Each block had a different style of first Step. The drawing below is from one of the articles I linked earlier.

ZBS footwork
Zone Blocking Footwork Image
For our purposes, we only used the B step and C step. The Zorro and Zulu blocks used the B step. The Oreos and Olives blocks used the C step. We worked on the two B steps and the two C steps at every practice. When we did the step and block drills at practice, we’d start with one step, then go to two steps, then go to live blocking. During the one-step and two-step drills we would work on stances, get off, and body position at the step. We worked on six inch first steps, and how wide to open that first foot. For Zorro and Zulu, the distance of the second step would vary based on the Responsibility. For Oreos and Olives, our second step could cross over if we hadn’t reached our responsibility yet.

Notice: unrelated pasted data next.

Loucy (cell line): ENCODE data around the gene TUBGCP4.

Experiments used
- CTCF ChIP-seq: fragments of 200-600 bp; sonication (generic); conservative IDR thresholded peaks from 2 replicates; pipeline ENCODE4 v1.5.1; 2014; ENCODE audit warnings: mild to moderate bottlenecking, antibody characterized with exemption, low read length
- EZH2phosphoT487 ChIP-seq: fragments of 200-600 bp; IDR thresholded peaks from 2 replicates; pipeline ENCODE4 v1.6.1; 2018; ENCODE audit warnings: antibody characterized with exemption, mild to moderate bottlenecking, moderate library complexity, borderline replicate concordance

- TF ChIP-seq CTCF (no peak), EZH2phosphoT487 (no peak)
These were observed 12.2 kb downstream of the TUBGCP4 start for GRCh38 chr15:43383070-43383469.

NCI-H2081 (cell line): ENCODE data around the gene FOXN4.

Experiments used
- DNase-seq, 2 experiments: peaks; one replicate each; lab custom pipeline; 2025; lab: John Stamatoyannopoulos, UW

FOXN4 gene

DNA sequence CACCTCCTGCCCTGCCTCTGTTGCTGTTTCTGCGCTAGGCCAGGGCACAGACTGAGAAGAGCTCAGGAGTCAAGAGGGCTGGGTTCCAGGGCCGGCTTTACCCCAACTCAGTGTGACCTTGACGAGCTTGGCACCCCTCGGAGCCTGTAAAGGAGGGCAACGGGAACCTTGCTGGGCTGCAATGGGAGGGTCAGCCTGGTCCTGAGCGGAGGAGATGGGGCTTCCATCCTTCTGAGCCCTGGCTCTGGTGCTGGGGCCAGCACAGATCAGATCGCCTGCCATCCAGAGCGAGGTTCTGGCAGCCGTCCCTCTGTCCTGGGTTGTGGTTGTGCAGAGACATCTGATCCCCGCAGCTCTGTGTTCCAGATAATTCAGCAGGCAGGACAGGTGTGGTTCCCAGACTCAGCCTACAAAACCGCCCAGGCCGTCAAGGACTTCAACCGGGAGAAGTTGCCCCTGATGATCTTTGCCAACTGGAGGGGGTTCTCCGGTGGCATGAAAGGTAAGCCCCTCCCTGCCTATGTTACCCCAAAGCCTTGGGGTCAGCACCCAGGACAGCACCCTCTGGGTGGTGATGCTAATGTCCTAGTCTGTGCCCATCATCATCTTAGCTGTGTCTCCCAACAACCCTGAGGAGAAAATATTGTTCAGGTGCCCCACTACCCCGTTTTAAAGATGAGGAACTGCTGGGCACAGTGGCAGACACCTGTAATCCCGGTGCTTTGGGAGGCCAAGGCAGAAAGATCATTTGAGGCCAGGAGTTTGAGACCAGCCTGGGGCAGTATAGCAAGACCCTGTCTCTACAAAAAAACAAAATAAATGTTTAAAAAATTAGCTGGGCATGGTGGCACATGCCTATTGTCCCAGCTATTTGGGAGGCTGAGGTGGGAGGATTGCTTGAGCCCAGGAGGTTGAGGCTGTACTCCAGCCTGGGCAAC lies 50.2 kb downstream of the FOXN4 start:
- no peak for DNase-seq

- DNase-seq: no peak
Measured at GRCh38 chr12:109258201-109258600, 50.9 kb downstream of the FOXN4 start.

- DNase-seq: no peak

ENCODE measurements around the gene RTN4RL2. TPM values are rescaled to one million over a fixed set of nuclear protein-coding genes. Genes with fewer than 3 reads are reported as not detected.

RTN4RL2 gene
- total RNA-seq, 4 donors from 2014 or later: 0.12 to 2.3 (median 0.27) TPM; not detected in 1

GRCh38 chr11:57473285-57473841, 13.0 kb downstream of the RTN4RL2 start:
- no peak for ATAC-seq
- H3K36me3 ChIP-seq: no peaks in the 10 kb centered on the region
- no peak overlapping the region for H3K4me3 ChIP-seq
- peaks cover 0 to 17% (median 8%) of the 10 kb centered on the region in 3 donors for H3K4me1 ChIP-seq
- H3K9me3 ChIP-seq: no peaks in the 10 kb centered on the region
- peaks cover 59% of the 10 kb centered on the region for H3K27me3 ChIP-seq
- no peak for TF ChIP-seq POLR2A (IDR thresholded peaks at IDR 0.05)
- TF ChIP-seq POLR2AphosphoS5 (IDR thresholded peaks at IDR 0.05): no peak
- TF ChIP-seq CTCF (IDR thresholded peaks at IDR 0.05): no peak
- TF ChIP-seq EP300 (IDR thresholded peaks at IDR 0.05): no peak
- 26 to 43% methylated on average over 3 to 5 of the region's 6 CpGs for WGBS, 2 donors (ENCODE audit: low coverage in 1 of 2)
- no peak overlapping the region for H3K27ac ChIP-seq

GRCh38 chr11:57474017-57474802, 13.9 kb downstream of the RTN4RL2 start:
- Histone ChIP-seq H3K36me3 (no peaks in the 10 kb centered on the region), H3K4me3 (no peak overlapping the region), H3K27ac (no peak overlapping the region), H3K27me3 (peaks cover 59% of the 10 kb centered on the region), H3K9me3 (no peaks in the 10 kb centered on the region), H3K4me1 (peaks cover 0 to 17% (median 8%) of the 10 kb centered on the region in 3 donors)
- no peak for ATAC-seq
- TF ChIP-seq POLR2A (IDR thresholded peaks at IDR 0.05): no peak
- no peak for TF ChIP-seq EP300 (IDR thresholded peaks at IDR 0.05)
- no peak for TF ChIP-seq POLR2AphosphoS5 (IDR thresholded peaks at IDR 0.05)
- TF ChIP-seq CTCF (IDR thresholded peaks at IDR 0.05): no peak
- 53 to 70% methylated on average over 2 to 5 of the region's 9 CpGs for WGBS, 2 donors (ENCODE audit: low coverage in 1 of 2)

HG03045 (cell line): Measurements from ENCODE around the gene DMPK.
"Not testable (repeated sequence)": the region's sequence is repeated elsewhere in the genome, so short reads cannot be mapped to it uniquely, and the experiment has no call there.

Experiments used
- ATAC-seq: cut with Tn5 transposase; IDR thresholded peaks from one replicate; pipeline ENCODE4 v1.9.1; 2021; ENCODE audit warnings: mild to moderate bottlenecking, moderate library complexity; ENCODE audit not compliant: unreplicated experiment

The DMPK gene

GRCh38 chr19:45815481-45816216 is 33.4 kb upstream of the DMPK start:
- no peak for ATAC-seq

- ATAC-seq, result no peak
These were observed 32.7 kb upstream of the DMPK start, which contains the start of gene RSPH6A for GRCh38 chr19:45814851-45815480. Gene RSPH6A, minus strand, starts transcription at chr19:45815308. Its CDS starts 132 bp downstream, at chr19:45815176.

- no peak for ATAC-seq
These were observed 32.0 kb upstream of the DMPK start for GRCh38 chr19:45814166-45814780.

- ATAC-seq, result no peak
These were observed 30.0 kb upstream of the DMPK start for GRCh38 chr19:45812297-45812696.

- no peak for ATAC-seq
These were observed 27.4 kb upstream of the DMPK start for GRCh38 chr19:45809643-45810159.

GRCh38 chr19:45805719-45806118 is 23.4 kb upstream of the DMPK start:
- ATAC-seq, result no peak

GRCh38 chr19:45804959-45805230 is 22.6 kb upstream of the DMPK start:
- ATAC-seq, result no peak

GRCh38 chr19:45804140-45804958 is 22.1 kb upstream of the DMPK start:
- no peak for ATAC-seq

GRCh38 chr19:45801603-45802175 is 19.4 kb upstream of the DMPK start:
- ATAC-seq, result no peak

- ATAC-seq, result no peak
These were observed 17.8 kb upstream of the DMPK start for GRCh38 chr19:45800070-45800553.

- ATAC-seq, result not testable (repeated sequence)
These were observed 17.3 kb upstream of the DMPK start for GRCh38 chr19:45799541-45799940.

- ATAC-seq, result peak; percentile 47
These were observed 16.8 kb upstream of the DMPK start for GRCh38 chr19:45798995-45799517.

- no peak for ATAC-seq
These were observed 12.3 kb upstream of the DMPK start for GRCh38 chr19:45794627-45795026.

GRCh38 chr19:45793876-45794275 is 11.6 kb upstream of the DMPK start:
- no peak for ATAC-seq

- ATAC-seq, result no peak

Target means our aiming point for blocking contact. For Zorro and Zulu the target is the Direction half of the defender (as we look at him) struck with the opposite hand. For example, in Zone Left (Zulu) if our lineman identifies based on Responsibility that he will probably be blocking jersey #61, he aims for the 6 on the front of the player’s jersey, and tries to get it with his right hand. For Oreos and Olives, our linemen are trying to get the far side shoulder of their opponent with their own near side forearm, make contact, and then (in most cases) climb. So for Oreos (Outside Right Zone) if our right tackle has identified a six technique to his right as his likely block, then he is trying to get his own left forearm on the 6 tech’s outside shoulder to pin him inside. We teach that if he can’t get to him in four steps to pin him, then to just drive him on in the direction that he is running away.